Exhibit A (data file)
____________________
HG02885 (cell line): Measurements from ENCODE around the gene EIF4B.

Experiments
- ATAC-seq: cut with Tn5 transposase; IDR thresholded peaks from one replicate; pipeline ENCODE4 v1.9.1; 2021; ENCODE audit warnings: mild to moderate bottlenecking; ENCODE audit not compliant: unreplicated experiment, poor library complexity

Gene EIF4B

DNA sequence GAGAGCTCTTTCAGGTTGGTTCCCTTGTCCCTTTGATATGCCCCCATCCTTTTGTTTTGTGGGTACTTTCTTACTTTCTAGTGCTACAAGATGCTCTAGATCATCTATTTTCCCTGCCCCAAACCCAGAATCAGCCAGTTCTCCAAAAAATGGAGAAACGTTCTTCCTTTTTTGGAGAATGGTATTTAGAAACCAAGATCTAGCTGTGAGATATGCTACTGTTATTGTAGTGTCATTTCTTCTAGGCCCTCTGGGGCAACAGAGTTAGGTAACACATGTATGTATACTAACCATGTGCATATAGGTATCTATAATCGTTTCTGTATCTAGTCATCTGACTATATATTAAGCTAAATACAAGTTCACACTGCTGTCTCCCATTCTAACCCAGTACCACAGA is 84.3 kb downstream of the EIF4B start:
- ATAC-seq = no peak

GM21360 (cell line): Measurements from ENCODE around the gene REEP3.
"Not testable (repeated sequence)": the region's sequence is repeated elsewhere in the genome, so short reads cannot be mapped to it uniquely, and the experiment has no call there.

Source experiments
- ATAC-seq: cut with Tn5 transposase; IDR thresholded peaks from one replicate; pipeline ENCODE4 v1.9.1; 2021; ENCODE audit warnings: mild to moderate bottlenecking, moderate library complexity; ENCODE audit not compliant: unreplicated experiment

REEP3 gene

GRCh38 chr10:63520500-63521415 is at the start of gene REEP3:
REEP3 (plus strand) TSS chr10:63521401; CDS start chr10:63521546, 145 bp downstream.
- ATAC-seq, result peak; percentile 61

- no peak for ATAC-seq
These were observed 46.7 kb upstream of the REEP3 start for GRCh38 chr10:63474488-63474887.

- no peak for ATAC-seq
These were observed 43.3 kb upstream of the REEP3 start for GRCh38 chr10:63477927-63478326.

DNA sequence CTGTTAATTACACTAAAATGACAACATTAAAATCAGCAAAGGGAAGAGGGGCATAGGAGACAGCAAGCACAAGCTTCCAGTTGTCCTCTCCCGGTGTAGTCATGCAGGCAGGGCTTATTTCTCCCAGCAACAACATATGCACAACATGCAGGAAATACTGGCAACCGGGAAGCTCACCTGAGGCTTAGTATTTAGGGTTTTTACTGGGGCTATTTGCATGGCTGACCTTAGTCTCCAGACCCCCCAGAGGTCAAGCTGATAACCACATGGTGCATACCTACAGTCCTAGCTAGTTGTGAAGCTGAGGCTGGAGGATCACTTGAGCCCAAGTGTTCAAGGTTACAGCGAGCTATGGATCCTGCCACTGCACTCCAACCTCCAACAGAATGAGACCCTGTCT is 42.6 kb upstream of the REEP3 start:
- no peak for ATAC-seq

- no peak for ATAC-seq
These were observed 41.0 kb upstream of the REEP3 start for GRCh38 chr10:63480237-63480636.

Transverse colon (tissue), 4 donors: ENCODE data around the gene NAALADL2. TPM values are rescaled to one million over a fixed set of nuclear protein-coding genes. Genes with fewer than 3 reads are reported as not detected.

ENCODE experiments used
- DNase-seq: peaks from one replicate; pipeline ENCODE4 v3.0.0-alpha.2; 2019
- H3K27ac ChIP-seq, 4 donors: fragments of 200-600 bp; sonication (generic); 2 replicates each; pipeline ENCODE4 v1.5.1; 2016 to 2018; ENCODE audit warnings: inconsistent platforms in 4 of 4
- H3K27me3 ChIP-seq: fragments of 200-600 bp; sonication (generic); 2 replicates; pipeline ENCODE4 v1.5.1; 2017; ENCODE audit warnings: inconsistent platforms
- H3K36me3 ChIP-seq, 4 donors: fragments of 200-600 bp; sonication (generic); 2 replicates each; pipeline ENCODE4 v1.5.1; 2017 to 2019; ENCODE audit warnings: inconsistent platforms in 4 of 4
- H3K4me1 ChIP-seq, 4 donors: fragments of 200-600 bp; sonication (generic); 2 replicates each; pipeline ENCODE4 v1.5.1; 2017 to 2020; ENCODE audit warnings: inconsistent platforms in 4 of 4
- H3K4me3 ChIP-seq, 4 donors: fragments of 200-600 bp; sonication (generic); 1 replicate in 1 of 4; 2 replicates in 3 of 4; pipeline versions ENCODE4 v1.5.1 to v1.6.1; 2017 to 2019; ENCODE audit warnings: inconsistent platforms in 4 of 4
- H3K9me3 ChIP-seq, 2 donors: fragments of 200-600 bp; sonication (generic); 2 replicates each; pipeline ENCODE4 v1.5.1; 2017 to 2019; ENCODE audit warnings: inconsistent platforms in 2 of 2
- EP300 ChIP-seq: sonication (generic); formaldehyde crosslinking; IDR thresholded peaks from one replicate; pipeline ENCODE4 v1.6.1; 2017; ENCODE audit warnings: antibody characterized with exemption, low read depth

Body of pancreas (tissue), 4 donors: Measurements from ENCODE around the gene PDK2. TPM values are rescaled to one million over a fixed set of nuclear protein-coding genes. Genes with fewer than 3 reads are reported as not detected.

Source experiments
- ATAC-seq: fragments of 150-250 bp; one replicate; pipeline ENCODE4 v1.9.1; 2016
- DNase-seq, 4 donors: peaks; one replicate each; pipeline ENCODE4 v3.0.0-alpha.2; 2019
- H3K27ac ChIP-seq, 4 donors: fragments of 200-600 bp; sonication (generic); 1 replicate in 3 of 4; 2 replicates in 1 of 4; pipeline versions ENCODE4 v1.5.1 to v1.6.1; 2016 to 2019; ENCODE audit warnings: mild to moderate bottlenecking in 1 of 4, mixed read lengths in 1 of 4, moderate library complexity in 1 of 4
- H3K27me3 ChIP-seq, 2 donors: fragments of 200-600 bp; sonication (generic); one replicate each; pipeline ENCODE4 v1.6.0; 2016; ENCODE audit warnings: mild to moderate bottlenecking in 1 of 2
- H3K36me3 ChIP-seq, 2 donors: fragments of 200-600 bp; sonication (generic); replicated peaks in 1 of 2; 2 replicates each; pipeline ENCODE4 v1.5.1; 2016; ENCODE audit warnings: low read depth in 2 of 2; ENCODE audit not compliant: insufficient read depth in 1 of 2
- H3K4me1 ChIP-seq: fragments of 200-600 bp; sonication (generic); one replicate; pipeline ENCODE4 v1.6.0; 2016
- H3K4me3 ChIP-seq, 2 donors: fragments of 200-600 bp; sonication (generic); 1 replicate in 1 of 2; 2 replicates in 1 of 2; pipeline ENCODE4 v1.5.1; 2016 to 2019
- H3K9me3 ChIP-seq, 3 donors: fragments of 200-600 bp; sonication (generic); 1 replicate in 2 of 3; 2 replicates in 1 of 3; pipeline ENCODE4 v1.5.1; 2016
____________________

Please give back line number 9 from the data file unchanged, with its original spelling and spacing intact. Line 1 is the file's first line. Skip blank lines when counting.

Source experiments